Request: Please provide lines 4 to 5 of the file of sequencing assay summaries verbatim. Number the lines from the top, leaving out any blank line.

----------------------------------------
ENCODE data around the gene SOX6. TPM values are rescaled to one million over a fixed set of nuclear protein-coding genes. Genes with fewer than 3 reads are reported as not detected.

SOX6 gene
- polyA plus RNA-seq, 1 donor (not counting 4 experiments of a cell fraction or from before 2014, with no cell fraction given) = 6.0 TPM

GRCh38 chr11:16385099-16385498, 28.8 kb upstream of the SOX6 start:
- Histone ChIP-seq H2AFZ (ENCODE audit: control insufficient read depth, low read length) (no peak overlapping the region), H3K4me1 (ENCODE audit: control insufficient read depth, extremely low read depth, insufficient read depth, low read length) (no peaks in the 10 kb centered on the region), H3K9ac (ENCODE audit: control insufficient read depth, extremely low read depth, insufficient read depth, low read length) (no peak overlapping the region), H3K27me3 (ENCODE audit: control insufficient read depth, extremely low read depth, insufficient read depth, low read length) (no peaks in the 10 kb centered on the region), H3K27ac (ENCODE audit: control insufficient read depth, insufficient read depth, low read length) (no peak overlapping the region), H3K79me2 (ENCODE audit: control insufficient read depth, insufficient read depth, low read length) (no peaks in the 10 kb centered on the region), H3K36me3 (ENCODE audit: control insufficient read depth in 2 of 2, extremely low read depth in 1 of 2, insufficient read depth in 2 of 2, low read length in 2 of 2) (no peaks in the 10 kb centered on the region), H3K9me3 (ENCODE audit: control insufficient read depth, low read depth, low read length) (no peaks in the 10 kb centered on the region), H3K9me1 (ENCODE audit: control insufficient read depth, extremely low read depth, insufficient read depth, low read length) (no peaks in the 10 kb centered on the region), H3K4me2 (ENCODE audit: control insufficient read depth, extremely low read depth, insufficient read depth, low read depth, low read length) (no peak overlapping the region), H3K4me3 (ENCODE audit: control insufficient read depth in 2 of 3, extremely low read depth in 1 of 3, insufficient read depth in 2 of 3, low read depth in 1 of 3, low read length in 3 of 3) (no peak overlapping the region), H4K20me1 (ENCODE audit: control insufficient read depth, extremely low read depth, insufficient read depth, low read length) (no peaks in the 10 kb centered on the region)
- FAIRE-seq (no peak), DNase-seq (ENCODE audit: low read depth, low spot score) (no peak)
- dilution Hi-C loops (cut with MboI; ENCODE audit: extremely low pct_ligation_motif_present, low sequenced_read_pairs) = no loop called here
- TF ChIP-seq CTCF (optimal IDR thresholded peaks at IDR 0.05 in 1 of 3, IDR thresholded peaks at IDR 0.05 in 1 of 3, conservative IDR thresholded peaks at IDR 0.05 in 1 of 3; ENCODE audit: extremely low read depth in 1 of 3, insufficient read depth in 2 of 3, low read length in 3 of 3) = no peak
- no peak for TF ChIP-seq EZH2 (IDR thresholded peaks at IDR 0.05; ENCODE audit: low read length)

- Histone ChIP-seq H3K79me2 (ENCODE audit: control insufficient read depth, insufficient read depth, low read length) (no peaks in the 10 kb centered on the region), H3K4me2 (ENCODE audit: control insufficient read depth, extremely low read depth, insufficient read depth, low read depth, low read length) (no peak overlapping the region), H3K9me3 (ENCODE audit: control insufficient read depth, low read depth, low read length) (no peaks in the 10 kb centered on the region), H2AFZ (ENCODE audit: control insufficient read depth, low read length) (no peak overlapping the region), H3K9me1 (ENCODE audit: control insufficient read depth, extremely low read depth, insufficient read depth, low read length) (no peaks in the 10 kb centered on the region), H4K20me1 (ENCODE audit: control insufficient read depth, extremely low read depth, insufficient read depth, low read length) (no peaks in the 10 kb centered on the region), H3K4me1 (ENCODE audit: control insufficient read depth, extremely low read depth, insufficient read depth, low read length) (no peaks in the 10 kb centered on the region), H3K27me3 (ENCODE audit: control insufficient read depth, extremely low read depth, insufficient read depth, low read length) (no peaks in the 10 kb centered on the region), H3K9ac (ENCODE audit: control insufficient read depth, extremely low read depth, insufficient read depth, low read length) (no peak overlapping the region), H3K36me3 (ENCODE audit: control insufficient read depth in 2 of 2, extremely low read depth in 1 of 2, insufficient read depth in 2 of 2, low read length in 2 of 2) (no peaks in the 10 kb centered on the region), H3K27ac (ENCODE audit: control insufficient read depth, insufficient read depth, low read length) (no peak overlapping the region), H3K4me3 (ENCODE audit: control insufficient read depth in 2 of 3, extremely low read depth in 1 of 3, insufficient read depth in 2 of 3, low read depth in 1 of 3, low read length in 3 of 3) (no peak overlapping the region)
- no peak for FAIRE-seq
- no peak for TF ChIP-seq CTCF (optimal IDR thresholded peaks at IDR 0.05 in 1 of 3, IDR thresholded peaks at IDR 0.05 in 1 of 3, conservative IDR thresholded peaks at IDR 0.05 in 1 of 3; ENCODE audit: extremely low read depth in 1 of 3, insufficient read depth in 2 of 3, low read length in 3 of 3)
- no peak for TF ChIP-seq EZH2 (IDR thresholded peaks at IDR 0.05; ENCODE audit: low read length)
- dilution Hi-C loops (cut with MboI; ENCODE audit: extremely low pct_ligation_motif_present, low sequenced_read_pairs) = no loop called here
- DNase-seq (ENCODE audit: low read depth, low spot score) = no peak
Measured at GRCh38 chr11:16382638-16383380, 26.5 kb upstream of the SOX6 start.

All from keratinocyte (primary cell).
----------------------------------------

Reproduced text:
GRCh38 chr11:16385099-16385498, 28.8 kb upstream of the SOX6 start:
- Histone ChIP-seq H2AFZ (ENCODE audit: control insufficient read depth, low read length) (no peak overlapping the region), H3K4me1 (ENCODE audit: control insufficient read depth, extremely low read depth, insufficient read depth, low read length) (no peaks in the 10 kb centered on the region), H3K9ac (ENCODE audit: control insufficient read depth, extremely low read depth, insufficient read depth, low read length) (no peak overlapping the region), H3K27me3 (ENCODE audit: control insufficient read depth, extremely low read depth, insufficient read depth, low read length) (no peaks in the 10 kb centered on the region), H3K27ac (ENCODE audit: control insufficient read depth, insufficient read depth, low read length) (no peak overlapping the region), H3K79me2 (ENCODE audit: control insufficient read depth, insufficient read depth, low read length) (no peaks in the 10 kb centered on the region), H3K36me3 (ENCODE audit: control insufficient read depth in 2 of 2, extremely low read depth in 1 of 2, insufficient read depth in 2 of 2, low read length in 2 of 2) (no peaks in the 10 kb centered on the region), H3K9me3 (ENCODE audit: control insufficient read depth, low read depth, low read length) (no peaks in the 10 kb centered on the region), H3K9me1 (ENCODE audit: control insufficient read depth, extremely low read depth, insufficient read depth, low read length) (no peaks in the 10 kb centered on the region), H3K4me2 (ENCODE audit: control insufficient read depth, extremely low read depth, insufficient read depth, low read depth, low read length) (no peak overlapping the region), H3K4me3 (ENCODE audit: control insufficient read depth in 2 of 3, extremely low read depth in 1 of 3, insufficient read depth in 2 of 3, low read depth in 1 of 3, low read length in 3 of 3) (no peak overlapping the region), H4K20me1 (ENCODE audit: control insufficient read depth, extremely low read depth, insufficient read depth, low read length) (no peaks in the 10 kb centered on the region)